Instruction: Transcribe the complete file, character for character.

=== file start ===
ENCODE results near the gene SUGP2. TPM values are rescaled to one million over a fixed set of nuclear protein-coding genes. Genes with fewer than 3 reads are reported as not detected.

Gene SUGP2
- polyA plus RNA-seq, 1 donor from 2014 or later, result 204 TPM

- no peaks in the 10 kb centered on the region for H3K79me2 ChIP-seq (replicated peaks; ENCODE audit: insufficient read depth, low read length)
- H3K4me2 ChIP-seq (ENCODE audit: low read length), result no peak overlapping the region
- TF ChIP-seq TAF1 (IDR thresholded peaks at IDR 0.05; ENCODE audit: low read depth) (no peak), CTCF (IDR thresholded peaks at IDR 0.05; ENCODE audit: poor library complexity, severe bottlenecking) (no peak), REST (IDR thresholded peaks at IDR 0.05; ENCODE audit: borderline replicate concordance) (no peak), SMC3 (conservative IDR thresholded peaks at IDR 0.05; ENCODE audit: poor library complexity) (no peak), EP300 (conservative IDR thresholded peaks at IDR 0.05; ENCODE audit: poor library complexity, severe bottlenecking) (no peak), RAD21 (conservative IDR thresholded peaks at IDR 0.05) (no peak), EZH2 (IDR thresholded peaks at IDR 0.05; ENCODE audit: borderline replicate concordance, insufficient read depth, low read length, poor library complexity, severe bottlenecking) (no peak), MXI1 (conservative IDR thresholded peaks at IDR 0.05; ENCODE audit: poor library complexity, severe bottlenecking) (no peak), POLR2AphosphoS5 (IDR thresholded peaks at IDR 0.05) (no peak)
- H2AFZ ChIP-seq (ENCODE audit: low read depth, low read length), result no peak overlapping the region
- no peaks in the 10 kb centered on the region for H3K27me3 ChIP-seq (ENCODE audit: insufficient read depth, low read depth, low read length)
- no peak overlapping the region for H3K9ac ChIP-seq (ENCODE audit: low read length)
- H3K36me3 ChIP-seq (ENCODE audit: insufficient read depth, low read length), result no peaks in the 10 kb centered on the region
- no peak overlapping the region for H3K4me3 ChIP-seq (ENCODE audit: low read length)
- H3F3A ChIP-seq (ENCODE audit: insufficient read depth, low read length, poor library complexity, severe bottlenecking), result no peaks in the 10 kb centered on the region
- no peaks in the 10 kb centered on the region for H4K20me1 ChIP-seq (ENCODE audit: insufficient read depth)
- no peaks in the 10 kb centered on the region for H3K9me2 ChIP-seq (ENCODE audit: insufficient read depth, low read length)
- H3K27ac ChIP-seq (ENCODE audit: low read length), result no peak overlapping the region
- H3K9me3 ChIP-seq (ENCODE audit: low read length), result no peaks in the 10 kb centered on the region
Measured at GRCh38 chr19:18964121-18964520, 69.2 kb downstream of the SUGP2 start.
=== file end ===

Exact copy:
ENCODE results near the gene SUGP2. TPM values are rescaled to one million over a fixed set of nuclear protein-coding genes. Genes with fewer than 3 reads are reported as not detected.

Gene SUGP2
- polyA plus RNA-seq, 1 donor from 2014 or later, result 204 TPM

- no peaks in the 10 kb centered on the region for H3K79me2 ChIP-seq (replicated peaks; ENCODE audit: insufficient read depth, low read length)
- H3K4me2 ChIP-seq (ENCODE audit: low read length), result no peak overlapping the region
- TF ChIP-seq TAF1 (IDR thresholded peaks at IDR 0.05; ENCODE audit: low read depth) (no peak), CTCF (IDR thresholded peaks at IDR 0.05; ENCODE audit: poor library complexity, severe bottlenecking) (no peak), REST (IDR thresholded peaks at IDR 0.05; ENCODE audit: borderline replicate concordance) (no peak), SMC3 (conservative IDR thresholded peaks at IDR 0.05; ENCODE audit: poor library complexity) (no peak), EP300 (conservative IDR thresholded peaks at IDR 0.05; ENCODE audit: poor library complexity, severe bottlenecking) (no peak), RAD21 (conservative IDR thresholded peaks at IDR 0.05) (no peak), EZH2 (IDR thresholded peaks at IDR 0.05; ENCODE audit: borderline replicate concordance, insufficient read depth, low read length, poor library complexity, severe bottlenecking) (no peak), MXI1 (conservative IDR thresholded peaks at IDR 0.05; ENCODE audit: poor library complexity, severe bottlenecking) (no peak), POLR2AphosphoS5 (IDR thresholded peaks at IDR 0.05) (no peak)
- H2AFZ ChIP-seq (ENCODE audit: low read depth, low read length), result no peak overlapping the region
- no peaks in the 10 kb centered on the region for H3K27me3 ChIP-seq (ENCODE audit: insufficient read depth, low read depth, low read length)
- no peak overlapping the region for H3K9ac ChIP-seq (ENCODE audit: low read length)
- H3K36me3 ChIP-seq (ENCODE audit: insufficient read depth, low read length), result no peaks in the 10 kb centered on the region
- no peak overlapping the region for H3K4me3 ChIP-seq (ENCODE audit: low read length)
- H3F3A ChIP-seq (ENCODE audit: insufficient read depth, low read length, poor library complexity, severe bottlenecking), result no peaks in the 10 kb centered on the region
- no peaks in the 10 kb centered on the region for H4K20me1 ChIP-seq (ENCODE audit: insufficient read depth)
- no peaks in the 10 kb centered on the region for H3K9me2 ChIP-seq (ENCODE audit: insufficient read depth, low read length)
- H3K27ac ChIP-seq (ENCODE audit: low read length), result no peak overlapping the region
- H3K9me3 ChIP-seq (ENCODE audit: low read length), result no peaks in the 10 kb centered on the region
Measured at GRCh38 chr19:18964121-18964520, 69.2 kb downstream of the SUGP2 start.